Terpenes have the potential for enhancing percutaneous dermal absorption of therapeutic proteins which cannot be delivered orally due to their unique pharmacokinetic characteristics and stability issues.
Over the years, transdermal delivery has become one of the favored routes of delivering therapeutics. It offers several advantages over conventional delivery methods.
Transdermal delivery bypasses the first-pass effect sustains release of drugs over a period of time, and offers better patient compliance.
Transdermal patches containing hormones are being studied by scientists all over the world to exploit these advantages. Transdermal patch containing gestodene and ethinylestradiol is a convenient non-oral contraceptive which showed sustained release.
Many cosmetic products available in the market contain various proteins, such as keratin and kinetin as the active ingredient.
Due to the barrier functionality of top most layer of the skin, dermal delivery of protein/peptide based therapeutics has been problematic.The stratum corneum is made up of dead cells which mostly consisted of lipids and protein keratin. These cells have the dual ability to absorb water and avoid loss of moisture. A drug has to pass through the continuous layer of intracellular lipids and intercellular proteins to reach the systemic circulation via the skin.
Several methods have been used to overcome the barrier property of skin to accelerate the flow of proteins/peptides across the skin.
One technique used to increase permeability through the skin is the use of chemical penetration enhancers. The method involves the reversible and transient perturbation of barrier integrity of stratum corneum by using terpenes
Various terpenes are used to increase the permeability of drugs through the skin barrier into the blood circulation. These compounds are known as terpene penetration enhancers.
Generally, the smaller terpenes are found to be more active permeation enhancers and are reported to disrupt stratum corneum bilayer lipids.
relatively large, long chain sesquiterpene such as nerolidol reinforces the bilayers possibly by orienting alongside the stratum corneum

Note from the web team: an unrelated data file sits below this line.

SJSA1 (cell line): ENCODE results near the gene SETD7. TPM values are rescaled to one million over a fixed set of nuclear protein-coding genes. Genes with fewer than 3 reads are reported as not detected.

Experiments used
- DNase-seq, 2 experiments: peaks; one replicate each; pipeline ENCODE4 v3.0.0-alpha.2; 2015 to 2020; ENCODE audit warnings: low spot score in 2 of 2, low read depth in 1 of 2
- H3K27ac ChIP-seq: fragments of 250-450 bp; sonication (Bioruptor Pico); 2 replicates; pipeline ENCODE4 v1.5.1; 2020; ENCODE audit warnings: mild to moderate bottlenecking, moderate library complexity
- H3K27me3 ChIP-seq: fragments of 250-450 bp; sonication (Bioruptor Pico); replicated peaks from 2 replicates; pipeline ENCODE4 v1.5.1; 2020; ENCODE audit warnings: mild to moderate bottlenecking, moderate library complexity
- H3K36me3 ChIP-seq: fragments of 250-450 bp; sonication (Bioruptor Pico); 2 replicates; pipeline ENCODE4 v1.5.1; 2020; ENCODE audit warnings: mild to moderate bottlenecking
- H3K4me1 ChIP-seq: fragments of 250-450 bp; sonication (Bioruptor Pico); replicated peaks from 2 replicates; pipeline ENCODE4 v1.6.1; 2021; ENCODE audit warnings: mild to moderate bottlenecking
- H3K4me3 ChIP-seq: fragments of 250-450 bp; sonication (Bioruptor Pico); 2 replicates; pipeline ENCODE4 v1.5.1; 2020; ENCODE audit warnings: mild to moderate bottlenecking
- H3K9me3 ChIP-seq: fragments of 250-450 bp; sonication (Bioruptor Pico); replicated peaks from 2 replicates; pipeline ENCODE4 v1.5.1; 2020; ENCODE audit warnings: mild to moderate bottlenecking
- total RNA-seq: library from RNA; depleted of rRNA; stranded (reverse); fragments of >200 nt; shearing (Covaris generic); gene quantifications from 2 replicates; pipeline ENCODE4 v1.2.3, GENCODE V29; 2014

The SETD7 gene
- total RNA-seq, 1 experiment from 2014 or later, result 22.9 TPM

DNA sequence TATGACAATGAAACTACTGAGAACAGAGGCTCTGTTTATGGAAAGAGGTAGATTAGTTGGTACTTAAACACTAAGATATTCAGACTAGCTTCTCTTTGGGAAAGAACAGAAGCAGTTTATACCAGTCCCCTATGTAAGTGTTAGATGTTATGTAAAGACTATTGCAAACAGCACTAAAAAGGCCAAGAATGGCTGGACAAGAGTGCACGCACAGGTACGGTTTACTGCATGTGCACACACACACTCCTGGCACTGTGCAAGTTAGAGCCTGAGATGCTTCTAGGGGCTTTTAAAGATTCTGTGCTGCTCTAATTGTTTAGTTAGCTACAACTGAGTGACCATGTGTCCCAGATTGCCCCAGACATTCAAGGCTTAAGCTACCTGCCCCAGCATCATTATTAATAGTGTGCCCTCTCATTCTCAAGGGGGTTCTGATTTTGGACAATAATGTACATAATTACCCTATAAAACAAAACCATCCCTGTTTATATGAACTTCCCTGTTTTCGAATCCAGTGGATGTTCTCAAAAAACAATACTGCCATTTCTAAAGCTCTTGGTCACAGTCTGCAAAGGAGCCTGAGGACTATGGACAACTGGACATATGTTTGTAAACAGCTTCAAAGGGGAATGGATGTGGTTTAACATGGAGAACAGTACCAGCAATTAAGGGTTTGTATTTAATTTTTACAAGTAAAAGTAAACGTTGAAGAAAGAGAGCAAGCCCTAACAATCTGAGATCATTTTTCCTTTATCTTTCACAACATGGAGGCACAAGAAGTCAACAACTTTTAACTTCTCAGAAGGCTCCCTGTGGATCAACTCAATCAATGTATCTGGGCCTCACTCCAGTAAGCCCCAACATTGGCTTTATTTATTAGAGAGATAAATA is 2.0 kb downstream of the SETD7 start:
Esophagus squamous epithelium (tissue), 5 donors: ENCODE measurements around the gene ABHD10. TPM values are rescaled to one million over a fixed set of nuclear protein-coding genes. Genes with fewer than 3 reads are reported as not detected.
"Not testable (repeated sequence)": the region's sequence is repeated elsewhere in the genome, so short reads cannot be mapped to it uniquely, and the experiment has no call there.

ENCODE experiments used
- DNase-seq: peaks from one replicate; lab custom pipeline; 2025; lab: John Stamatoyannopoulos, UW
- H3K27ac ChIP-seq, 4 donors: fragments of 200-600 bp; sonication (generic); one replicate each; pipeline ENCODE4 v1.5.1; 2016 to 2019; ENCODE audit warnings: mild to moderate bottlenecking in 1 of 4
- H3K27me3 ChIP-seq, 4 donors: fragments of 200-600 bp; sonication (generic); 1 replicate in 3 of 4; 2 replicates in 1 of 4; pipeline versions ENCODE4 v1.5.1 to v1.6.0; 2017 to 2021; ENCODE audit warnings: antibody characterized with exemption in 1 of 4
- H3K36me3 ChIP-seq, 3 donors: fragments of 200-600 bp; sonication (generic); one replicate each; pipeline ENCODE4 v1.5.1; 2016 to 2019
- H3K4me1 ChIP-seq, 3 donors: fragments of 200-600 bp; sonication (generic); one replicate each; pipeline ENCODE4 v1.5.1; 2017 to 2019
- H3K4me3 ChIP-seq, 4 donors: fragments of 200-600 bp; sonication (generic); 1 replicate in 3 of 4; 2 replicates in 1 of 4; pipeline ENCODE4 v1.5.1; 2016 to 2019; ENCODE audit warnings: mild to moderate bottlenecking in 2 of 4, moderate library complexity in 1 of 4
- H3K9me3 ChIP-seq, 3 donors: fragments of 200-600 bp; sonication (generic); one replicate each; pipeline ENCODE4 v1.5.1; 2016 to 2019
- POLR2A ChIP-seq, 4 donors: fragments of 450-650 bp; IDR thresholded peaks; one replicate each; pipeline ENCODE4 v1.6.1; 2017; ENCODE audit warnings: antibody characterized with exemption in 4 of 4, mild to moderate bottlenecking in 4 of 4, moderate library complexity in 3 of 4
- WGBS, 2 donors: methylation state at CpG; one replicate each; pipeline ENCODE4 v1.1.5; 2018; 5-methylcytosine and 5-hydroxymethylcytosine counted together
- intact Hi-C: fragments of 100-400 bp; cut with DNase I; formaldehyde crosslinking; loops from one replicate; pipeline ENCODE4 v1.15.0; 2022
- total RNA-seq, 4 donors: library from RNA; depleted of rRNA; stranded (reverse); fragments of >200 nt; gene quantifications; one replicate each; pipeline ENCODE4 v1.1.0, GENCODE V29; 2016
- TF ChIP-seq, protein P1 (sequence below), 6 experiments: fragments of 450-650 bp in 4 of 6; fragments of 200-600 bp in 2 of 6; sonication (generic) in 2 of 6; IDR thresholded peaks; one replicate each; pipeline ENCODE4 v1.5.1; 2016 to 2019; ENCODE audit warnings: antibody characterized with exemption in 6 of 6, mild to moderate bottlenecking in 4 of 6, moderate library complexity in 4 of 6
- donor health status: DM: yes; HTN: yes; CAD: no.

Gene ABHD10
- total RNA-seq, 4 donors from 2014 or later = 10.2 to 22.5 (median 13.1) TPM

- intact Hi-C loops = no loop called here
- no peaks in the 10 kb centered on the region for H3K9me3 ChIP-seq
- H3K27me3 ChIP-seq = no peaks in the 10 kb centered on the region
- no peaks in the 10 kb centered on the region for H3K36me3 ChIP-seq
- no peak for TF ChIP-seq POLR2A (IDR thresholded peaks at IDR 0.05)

Hydrocarbon or nonpolar group containing terpenes such as Limonene provide better enhancement for lipophilic drugs than do polar terpenes.
Conversely, terpenes containing polar groups such as menthol and 1,8-cineole provide better enhancement for hydrophilic drugs.
Although nonaqueous solvents generally destabilize protein, some with low lipophilicity can have an opposite effect,
Lipophilicity is a desirable property for enhancing percutaneous absorption but may not be a favorable factor for preserving conformational stability and biological activity of a protein.
The percutaneous enhancement capacity of terpenes can be related to their structure and nature of permeation. Generally, terpenes with relatively greater lipophilicity provide better enhancement for lipophilic permeants while those with lower lipophilicity for hydrophilic permeants.
There is limited data on terpene effect on stability and biological activity of proteins which must be understood to make delivery systems efficient and successful.
By researching the effects of nontoxic terpene-based skin penetration enhancers, such as fenchone, carveol, menthol, cymene, terpineol, limonene, eugenol, carvone, farnesol, geraniol, and verbenone, on the conformational stability we can have an understanding of the structural characteristics of terpenes optimal for use in a transdermal formulation of protein.